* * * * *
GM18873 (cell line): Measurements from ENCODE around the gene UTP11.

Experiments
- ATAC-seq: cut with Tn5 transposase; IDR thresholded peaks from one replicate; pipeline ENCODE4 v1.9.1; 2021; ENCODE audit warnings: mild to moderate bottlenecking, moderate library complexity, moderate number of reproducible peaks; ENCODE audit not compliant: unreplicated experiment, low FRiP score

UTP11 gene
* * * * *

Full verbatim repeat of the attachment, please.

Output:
GM18873 (cell line): Measurements from ENCODE around the gene UTP11.

Experiments
- ATAC-seq: cut with Tn5 transposase; IDR thresholded peaks from one replicate; pipeline ENCODE4 v1.9.1; 2021; ENCODE audit warnings: mild to moderate bottlenecking, moderate library complexity, moderate number of reproducible peaks; ENCODE audit not compliant: unreplicated experiment, low FRiP score

UTP11 gene